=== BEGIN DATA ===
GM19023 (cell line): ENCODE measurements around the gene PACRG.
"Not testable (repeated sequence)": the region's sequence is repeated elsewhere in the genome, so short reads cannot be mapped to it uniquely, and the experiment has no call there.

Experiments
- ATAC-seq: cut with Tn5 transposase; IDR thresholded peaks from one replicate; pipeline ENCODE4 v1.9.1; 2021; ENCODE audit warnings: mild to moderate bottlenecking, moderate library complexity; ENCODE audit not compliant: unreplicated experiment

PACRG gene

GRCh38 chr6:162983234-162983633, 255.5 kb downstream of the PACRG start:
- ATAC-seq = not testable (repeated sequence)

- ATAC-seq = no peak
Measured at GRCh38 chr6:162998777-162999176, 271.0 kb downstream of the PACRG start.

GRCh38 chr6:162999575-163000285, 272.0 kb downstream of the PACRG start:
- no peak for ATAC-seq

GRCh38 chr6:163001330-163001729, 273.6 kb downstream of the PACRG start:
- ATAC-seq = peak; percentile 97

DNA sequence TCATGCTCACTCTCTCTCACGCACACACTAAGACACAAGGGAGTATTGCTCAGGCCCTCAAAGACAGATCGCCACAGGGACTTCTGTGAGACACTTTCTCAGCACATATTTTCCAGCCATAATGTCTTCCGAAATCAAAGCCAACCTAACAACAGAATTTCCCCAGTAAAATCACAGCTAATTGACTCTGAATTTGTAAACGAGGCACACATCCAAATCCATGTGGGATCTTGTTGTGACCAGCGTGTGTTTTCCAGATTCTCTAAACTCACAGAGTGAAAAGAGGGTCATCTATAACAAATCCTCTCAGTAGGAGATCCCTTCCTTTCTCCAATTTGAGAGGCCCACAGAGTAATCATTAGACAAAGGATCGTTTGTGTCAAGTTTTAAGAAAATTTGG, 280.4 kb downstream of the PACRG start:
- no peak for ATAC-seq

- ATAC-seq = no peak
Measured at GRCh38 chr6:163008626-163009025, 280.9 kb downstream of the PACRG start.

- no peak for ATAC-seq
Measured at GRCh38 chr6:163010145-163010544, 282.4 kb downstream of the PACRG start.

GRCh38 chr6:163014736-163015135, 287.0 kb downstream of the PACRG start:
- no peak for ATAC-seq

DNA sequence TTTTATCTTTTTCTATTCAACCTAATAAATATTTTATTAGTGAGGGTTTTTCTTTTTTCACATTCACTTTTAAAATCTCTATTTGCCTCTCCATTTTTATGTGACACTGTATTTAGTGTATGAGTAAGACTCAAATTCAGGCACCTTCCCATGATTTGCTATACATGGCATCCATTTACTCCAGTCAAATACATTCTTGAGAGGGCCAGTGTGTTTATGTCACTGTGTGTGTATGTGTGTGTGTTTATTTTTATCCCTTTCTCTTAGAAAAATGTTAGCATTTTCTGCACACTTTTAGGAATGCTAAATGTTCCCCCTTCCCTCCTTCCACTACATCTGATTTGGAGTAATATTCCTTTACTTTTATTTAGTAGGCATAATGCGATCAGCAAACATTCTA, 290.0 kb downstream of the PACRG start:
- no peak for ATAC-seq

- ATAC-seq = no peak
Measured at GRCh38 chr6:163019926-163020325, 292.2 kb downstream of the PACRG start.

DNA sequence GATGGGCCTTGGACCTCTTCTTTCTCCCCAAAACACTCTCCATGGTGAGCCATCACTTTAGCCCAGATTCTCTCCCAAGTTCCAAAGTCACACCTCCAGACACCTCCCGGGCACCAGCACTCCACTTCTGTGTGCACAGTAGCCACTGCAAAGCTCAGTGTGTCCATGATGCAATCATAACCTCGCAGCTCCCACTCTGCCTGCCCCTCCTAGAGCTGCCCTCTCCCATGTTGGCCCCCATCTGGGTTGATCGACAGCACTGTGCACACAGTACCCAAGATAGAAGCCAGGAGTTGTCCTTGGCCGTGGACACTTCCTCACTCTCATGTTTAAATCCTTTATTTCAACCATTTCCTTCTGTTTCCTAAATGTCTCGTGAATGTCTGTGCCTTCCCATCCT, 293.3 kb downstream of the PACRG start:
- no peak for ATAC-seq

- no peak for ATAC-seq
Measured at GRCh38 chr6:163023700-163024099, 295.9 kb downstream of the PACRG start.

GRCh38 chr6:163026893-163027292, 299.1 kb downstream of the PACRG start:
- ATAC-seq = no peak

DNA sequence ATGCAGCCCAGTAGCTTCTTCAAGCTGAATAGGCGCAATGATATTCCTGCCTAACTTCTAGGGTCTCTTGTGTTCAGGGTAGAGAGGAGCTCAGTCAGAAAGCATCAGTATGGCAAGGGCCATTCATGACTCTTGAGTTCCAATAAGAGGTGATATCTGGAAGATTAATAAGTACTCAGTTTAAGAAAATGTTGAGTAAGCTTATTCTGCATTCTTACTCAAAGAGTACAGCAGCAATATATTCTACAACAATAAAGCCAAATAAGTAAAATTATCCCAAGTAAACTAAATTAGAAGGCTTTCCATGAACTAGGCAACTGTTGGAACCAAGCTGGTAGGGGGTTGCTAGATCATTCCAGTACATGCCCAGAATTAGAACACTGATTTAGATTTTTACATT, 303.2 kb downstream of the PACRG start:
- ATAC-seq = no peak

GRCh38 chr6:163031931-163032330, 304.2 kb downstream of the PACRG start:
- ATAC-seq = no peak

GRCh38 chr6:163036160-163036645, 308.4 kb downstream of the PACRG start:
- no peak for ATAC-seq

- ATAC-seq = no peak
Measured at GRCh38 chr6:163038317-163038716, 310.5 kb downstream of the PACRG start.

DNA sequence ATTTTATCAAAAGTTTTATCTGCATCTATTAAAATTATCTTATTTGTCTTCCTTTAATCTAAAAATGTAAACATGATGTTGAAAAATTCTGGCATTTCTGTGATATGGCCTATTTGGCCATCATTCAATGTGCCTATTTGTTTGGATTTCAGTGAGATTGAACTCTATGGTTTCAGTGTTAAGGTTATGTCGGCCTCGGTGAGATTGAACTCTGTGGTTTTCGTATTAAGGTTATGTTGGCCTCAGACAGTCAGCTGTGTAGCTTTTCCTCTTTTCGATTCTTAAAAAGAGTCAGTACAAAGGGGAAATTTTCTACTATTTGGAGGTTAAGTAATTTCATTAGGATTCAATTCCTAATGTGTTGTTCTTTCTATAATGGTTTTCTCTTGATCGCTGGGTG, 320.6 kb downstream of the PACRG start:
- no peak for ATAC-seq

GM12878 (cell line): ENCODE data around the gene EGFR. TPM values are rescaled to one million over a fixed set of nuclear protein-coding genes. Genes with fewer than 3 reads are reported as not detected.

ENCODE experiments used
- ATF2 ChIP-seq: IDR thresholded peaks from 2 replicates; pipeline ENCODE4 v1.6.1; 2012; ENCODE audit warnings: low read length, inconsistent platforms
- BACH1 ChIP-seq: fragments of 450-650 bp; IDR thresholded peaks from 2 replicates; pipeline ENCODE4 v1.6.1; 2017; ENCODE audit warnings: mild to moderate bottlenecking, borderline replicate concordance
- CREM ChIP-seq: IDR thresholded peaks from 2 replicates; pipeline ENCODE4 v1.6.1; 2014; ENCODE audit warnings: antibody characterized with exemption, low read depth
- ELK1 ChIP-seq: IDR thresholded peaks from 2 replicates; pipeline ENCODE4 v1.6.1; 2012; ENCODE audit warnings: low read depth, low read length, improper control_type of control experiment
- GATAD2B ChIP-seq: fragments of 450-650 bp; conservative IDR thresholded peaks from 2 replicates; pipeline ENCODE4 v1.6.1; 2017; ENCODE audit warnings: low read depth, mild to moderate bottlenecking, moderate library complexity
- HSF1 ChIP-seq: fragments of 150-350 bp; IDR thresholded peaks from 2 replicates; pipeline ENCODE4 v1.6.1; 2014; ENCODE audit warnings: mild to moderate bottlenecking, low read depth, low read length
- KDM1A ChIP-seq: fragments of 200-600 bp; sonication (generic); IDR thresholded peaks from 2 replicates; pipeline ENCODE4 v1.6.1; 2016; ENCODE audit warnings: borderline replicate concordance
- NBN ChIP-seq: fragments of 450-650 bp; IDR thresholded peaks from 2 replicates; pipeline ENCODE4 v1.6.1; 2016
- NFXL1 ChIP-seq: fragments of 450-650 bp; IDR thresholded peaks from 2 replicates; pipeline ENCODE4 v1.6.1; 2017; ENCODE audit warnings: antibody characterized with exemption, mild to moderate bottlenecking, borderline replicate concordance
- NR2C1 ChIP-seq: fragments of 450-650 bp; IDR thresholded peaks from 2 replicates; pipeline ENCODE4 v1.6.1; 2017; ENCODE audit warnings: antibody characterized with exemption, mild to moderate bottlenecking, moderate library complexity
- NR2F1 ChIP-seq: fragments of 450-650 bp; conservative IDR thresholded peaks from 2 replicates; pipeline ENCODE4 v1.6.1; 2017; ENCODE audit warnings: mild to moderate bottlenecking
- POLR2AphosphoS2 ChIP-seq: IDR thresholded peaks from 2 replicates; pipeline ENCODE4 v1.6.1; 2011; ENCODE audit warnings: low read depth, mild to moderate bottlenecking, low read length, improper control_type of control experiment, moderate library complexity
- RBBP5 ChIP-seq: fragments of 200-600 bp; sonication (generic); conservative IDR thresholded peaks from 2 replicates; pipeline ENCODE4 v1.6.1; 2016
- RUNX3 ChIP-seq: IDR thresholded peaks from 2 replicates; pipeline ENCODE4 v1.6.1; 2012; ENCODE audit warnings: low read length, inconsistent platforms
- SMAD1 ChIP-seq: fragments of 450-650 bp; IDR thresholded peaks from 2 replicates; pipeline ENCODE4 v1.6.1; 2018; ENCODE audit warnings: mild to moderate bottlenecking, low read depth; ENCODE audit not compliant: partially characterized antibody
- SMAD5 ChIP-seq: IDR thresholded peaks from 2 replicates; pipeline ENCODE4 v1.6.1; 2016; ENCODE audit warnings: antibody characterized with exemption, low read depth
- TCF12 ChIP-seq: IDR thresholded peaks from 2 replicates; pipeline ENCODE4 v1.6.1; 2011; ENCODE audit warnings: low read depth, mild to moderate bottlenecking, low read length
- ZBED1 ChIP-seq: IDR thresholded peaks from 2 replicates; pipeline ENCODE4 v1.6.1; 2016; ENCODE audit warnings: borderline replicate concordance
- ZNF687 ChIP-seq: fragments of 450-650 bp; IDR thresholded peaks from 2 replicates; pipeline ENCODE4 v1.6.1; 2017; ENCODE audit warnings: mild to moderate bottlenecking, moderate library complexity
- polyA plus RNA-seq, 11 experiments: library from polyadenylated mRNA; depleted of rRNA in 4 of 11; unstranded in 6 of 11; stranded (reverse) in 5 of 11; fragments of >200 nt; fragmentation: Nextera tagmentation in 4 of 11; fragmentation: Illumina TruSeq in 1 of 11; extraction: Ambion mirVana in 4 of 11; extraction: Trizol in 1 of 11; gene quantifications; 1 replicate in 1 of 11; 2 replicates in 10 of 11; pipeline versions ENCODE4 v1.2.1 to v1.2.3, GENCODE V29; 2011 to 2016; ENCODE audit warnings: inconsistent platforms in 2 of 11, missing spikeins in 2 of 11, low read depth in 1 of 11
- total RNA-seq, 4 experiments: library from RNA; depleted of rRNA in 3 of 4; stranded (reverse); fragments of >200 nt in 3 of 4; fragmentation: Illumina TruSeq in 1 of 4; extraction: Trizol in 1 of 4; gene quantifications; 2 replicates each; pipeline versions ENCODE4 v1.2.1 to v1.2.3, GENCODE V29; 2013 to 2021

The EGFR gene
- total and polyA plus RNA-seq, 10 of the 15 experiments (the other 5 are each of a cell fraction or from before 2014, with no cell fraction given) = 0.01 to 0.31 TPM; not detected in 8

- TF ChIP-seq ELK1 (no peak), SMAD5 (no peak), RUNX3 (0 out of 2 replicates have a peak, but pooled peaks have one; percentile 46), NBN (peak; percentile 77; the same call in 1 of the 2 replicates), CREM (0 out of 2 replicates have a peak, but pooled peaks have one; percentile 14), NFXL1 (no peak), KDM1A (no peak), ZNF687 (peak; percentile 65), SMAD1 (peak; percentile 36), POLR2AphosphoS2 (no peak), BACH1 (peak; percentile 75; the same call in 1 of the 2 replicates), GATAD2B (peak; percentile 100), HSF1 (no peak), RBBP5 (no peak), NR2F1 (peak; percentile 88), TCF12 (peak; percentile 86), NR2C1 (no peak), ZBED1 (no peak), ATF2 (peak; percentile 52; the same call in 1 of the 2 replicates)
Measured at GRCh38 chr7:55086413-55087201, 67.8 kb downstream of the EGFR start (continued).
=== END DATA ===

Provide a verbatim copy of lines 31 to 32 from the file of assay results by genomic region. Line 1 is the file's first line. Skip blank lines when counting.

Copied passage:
- ATAC-seq = no peak

DNA sequence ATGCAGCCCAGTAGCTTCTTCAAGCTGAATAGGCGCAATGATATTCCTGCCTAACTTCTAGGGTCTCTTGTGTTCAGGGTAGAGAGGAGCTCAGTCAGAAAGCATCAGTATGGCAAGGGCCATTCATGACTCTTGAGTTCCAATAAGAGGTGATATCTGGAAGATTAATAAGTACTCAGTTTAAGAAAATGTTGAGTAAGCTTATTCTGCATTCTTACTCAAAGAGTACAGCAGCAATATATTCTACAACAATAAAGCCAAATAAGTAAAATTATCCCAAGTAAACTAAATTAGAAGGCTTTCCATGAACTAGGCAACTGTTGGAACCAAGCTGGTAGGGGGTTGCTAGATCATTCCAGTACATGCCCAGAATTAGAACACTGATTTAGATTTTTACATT, 303.2 kb downstream of the PACRG start: